Biden has been an educator for 28 years, and currently serves as an adjunct English professor at Northern Virginia Community College in the DC area.

Filed under: Uncategorized
May 1st, 2009
03:03 PM ET
13 years ago

President 'especially concerned' over detained journalists

[cnn-photo-caption image= caption="President Obama acknowledged the responsibility of journalists Friday."]WASHINGTON (CNN) - President Obama expressed "alarm about the growing number of journalists silenced" in a statement released Friday, maintaining that he was especially concerned over the recent detention of U.S. journalists Roxana Saberi in Iran and Euna Lee and Laura Ling in North Korea.

"Even as the world recognizes the central and indisputable importance of press freedom, journalists find themselves in frequent peril," the president said in a White House release. "I lend my voice of support and admiration to all those brave men and women of the press who labor to expose truth and enhance accountability around the world."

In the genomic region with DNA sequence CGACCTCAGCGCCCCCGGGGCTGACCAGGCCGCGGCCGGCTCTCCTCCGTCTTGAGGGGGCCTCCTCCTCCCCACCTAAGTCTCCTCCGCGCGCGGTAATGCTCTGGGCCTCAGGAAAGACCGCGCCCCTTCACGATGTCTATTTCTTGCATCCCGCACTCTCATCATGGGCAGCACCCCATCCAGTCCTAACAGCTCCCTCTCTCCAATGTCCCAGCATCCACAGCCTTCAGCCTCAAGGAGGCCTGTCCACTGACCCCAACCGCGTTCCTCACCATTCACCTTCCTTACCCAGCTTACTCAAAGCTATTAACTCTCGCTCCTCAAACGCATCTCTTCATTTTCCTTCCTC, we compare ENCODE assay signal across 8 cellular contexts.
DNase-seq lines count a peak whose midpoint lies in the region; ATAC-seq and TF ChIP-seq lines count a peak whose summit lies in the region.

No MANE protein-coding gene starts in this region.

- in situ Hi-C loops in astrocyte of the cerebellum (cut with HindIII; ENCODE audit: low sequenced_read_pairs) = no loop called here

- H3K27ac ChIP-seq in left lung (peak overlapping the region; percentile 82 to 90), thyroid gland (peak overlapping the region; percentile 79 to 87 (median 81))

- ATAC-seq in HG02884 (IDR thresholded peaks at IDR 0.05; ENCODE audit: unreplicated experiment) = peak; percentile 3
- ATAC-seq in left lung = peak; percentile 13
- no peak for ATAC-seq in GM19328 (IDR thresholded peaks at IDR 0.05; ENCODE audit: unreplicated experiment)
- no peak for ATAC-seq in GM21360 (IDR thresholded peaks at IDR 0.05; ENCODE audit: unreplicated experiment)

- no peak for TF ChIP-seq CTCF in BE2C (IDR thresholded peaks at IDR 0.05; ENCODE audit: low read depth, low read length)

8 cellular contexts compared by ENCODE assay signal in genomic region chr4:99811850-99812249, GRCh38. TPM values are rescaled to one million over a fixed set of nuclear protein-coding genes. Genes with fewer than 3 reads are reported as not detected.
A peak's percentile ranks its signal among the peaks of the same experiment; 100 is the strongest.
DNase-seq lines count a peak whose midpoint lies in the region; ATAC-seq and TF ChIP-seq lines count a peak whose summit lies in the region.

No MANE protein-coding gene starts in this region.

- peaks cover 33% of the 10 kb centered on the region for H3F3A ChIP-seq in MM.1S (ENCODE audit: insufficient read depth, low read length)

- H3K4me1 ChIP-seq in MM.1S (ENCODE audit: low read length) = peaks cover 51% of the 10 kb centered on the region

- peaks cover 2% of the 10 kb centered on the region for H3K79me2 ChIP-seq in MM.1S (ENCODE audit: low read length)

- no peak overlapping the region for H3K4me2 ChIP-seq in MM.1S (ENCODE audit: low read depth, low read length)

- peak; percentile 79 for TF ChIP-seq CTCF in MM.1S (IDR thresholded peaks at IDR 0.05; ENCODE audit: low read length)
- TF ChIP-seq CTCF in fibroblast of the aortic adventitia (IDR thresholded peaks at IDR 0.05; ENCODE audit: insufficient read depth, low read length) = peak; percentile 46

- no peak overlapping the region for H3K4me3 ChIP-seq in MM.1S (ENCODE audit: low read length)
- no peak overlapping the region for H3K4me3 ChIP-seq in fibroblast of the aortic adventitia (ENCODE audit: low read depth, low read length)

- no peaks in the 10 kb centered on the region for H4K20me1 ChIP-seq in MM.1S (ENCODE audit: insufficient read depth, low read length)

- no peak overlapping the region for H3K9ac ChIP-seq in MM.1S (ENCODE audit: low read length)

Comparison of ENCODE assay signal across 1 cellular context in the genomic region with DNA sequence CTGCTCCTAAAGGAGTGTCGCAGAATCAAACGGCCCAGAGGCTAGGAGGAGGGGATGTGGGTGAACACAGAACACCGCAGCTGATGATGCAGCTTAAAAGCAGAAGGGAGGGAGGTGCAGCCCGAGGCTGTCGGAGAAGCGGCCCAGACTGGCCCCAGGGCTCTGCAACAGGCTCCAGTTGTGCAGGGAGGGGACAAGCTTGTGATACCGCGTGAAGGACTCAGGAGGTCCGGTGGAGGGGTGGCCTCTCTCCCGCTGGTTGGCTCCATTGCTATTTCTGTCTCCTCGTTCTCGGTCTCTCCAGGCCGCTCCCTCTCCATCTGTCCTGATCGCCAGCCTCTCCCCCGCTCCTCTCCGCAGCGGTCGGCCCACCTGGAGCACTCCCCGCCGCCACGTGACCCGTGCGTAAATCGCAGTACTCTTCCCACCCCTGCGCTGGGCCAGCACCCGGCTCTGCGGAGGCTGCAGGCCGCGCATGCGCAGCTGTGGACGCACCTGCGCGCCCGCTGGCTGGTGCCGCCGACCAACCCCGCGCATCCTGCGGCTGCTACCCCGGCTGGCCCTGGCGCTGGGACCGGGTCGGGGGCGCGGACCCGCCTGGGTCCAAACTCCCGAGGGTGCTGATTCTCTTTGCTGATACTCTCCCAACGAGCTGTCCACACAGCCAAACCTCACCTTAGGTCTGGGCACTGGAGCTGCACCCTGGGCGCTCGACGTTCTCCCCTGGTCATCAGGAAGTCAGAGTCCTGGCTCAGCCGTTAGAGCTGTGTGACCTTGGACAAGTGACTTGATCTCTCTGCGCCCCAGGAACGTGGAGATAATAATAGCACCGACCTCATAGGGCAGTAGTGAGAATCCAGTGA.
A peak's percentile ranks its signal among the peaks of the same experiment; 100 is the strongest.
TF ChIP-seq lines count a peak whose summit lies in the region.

President Obama also acknowledged the responsibility of journalists while recognizing World Press Freedom Day, celebrated May 3.

"It is a day in which we celebrate the indispensable role played by journalists in exposing abuses of power, while we sound the alarm about the growing number of journalists silenced by death or jail as they attempt to bring daily news to the public," the president said.

Filed under: President Obama
April 30th, 2009
11:11 AM ET
13 years ago

Steele: I agree with Rush Limbaugh